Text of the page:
Strongly associated with campina / campinarana (Borges et al. 2016a). Differs from other races of C. fuscatus by its much more yellowish underparts (Zimmer 1938; Fig. 4A). It occurs patchily across almost all of Amazonia (Tobias & Seddon 2007, Guilherme & Borges 2011, Borges et al. 2016a). One was collected on 22 February 2011 in campinarana (UFAC 294; Fig. 4A–B), the first record of this taxon in Rondônia. The closest previous record of C. f. duidae was on the Bolivia / Brazil border at Piedritas, on the left bank of the Madeira River, c.100 km south-west of our study area (Tobias & Seddon 2007). C. f. duidae, unlike its congeners (see below), appears to be resident in campina / campinarana in the region.
FUSCOUS FLYCATCHER Cnemotriccus fuscatus
In addition to the specimen attributed to C. f. duidae (above), three other specimens of C. fuscatus were collected. Two (MPEG 70971 and UFAC 509) match C. f. beniensis and a third (UFAC 477) more closely resembles C. f. bimaculatus (Fig. 4A–C). Although Tobias & Seddon (2007) argued that C. f. beniensis could be synonymous with C. f. fuscatior, a series collected in Acre (Guilherme 2009, 2012, 2016) plus the two from Rondônia agree with the description presented by Gyldenstolpe (1945) to differentiate it from C. f. bimaculatus. Some of the differences noted by Gyldenstolpe (1945) and observed in UFAC 509 are: ‘…chin and throat grayish-white, usually without any yellowish tinge; breast greyish brown without olivaceous suffusion; bill larger and stronger…' (Fig. 4A–C). Although bill length is almost identical among specimens UFAC 509 (beniensis) and 477 (bimaculatus) (14.1 vs. 14.04 mm respectively), in UFAC 509 it is broader (5.0 vs. 3.92 mm) and flatter than in UFAC 477 (Fig. 4C). The morphological similarities, as a whole, between UFAC 509 from Rondônia (Fig. 4A–C) and the holotype of C. f. beniensis, from Bolivia, were proven by comparing it with the photograph of the type specimen (NRM 569425) online ( http://www.nrm.se). UFAC 509 also shows clear differences from the holotype of C. f. fuscatior (Fig. 4D). The latter, AMNH 211013 from Ecuador, as described by Chapman (1926) has ‘…Upperparts much darker and wing-bars narrower than in any other described race of the species… the breast grayish olive, the belly pale sulphur-yellow…' (Fig. 4D). In UFAC 509, the wingbars are broad as in UFAC 477 (bimaculatus) (Fig. 4B) and the back and chest are brown (Fig. 4A–B), not grey as in C. f. fuscatior (Fig. 4D). Additionally, C. f. fuscatior is associated with várzea and river islands (Tobias & Seddon 2007), while UFAC 509 (Fig. 4A–C) and MPEG 70971 are from a campinarana enclave in terra firme, which reinforces our conviction that the two latter specimens represent beniensis. Taxonomy of the group is confused (Chapman 1926, Zimmer 1938, Gyldenstolpe 1945, Tobias & Seddon 2007) and genetic and vocal analyses should seek to clarify how many species-level taxa are involved. The certainty is that at least three taxa of the C. fuscatus complex occur at Miratinga. This is the first record of beniensis in Rondônia (where its status is uncertain), while bimaculatus is an austral migrant (Hellmayr 1910, Stotz et al. 1997, Whittaker 2004, Santos et al. 2011).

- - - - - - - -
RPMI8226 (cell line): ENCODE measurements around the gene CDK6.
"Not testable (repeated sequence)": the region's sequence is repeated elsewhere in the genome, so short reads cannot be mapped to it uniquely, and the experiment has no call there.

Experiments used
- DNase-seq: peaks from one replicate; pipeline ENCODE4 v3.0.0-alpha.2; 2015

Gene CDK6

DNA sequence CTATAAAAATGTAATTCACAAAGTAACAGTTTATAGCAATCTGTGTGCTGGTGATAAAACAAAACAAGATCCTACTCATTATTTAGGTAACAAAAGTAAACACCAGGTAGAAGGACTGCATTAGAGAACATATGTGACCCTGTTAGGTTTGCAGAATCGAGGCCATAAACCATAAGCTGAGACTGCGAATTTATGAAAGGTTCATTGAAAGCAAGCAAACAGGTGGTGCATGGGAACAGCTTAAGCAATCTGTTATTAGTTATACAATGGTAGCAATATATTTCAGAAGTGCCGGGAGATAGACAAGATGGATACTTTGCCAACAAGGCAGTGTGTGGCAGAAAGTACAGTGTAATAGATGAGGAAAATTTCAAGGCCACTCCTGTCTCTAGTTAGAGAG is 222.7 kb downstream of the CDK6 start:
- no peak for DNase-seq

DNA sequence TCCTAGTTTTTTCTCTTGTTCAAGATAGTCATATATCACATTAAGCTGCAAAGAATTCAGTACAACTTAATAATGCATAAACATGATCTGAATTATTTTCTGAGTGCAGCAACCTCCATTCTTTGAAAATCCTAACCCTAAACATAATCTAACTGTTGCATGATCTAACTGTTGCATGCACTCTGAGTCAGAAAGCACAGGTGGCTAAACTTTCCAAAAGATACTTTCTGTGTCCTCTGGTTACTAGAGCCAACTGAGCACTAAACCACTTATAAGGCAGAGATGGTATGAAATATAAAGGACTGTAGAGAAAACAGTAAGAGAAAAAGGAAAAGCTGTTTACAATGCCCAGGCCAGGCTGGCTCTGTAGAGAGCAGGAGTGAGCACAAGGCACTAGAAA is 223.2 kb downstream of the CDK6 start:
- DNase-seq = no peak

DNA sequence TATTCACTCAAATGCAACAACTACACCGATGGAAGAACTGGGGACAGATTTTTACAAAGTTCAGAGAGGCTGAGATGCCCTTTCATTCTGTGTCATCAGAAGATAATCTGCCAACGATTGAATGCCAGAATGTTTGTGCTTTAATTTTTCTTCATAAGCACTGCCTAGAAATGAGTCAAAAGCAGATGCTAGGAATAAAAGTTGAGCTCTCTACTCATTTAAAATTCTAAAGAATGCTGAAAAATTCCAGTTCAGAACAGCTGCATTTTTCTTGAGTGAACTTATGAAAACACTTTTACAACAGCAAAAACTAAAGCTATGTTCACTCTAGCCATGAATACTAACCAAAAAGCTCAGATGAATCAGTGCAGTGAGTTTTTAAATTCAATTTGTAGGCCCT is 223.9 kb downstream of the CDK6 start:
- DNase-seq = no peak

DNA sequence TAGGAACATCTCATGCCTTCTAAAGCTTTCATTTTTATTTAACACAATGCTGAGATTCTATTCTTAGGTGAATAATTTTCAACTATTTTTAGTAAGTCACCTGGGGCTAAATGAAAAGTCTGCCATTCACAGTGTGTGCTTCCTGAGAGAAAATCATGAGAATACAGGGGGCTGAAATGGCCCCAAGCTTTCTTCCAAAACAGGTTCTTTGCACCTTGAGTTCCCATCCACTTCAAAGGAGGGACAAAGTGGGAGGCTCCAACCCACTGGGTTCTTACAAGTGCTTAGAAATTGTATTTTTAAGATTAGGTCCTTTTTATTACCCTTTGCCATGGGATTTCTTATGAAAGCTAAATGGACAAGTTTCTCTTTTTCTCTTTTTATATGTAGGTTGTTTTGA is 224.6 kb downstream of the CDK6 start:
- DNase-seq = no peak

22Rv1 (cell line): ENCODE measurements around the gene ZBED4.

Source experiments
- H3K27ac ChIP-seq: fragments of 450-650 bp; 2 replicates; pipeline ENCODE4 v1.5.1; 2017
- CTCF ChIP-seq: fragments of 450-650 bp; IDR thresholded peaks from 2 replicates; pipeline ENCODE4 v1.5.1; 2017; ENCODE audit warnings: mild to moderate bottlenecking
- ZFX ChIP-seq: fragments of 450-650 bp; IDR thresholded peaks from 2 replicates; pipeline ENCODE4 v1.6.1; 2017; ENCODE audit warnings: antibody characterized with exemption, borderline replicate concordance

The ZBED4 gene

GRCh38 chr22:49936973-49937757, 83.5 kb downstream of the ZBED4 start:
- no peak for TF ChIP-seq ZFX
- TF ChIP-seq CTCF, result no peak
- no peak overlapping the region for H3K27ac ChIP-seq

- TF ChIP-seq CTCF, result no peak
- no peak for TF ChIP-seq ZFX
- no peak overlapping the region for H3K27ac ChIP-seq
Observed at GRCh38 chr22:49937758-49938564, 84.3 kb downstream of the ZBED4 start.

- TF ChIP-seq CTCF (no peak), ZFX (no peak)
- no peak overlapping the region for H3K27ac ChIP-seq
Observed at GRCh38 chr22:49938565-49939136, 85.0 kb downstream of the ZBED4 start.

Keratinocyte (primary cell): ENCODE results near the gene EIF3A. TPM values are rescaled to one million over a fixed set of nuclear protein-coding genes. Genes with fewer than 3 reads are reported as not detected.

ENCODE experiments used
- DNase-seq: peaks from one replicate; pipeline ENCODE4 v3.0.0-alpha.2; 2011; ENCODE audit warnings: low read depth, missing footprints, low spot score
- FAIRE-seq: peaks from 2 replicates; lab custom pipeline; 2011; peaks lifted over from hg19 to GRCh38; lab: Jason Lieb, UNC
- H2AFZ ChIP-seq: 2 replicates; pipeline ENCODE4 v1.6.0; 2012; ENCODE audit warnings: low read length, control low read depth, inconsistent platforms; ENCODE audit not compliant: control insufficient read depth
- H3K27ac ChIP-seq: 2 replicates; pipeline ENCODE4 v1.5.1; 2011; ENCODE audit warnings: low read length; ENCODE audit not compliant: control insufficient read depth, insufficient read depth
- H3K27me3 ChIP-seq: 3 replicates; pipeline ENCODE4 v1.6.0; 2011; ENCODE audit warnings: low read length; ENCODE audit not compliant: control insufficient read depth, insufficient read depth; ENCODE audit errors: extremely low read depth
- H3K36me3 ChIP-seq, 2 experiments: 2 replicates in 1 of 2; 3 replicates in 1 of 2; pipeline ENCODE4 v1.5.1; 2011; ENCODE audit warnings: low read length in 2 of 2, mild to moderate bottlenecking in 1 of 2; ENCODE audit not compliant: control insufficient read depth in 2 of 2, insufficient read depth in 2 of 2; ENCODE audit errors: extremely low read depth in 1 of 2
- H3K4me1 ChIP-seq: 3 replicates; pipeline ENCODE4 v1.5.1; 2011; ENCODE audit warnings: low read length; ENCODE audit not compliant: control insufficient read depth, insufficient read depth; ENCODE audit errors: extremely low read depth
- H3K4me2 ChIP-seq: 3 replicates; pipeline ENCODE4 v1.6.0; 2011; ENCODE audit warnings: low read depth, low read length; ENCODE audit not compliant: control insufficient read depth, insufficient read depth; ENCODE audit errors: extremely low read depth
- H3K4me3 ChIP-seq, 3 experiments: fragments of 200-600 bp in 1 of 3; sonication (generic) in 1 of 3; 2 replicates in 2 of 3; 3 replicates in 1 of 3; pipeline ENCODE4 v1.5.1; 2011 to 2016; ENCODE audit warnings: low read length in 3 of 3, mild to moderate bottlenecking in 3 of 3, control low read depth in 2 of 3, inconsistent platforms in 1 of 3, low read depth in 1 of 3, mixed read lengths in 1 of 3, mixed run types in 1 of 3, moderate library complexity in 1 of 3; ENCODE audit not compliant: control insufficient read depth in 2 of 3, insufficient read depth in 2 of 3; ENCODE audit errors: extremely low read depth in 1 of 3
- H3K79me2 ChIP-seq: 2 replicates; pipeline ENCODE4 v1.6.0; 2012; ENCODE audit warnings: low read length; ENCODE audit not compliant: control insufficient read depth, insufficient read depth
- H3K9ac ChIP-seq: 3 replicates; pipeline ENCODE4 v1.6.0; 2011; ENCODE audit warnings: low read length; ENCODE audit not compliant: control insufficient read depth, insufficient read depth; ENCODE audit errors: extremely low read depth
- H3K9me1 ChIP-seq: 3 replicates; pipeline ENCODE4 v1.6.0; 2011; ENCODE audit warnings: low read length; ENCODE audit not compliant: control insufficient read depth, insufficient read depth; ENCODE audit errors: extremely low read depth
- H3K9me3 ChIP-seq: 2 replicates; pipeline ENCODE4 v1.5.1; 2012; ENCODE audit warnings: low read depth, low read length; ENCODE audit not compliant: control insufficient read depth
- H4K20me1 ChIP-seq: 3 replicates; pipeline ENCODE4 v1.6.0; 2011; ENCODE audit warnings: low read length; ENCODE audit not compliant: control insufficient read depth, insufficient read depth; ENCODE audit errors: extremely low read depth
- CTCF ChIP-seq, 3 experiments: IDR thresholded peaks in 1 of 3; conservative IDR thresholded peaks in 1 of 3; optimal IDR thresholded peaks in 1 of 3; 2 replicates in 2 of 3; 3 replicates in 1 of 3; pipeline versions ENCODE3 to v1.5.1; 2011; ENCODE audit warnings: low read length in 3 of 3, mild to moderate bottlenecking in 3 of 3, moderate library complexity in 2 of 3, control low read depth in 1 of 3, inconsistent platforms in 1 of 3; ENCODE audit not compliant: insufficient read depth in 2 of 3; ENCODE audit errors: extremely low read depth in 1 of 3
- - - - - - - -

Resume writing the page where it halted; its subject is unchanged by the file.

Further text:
PLUSH-CRESTED JAY Cyanocorax chrysops diesingii
This subspecies is the Amazonian substitute of C. c. chrysops, which is common in southeast Brazil, northern Argentina, Uruguay, Paraguay and Bolivia (Ridgely & Tudor 1994). C. c. diesingii is a specialist of campina / campinarana (Aleixo & Poletto 2007, Whittaker 2009, Borges et al. 2016a). On 1 March 2011 a pair was observed vocalising and later one was photographed at the edge of campinarana at Miratinga (Fig. 3D). In 2012, the species was seen daily in the same place. This taxon appears to be common in enclaves of campinarana along the BR-364 between Porto Velho and Abunã, in the north-west of the state. It is possible that C. c. diesingii occurs sympatrically with the recently discovered Campina Jay C. hafferi (Cohn-Haft et al. 2013) in campina / campinarana further north, in Amazonas, e.g. in WSV enclaves around Borba (Hellmayr 1910, Wikiaves 2018).
RED-SHOULDERED TANAGER Tachyphonus phoenicius
Typical of open vegetation in Amazonia (e.g. cerrado, campina and campinarana) and present in three different biogeographic regions. North of the Solimões / Amazon River in the states of Roraima, Pará and Amapá, as well as in eastern Colombia, southern Venezuela and the Guianas; in the south, from the Madeira basin in the region of Guayaramerin in Bolivia (Tobias & Seddon 2007) to the east; and in the extreme south-west, in northeast Peru (Loreto), western Acre (Mâncio Lima and Cruzeiro do Sul) and south-western Amazonas (municipality of Guajará) (Hilty 2011, Guilherme 2012, 2016; E. Guilherme & A. Aleixo unpubl.). In Rondônia, T. phoenicius was recorded by Olmos et al. (2011) at Traçadal Biological Reserve and Serra da Cutia National Park, in the south-west of the state, with other documented records from the municipalities of Parecis and Vilhena (Naumburg 1930, Wikiaves 2018). A female was collected in campinarana at our study site on 20 August 2012 (UFAC 475), extending the species' range in Rondônia to the north, c.230 km from Traçadal Biological Reserve.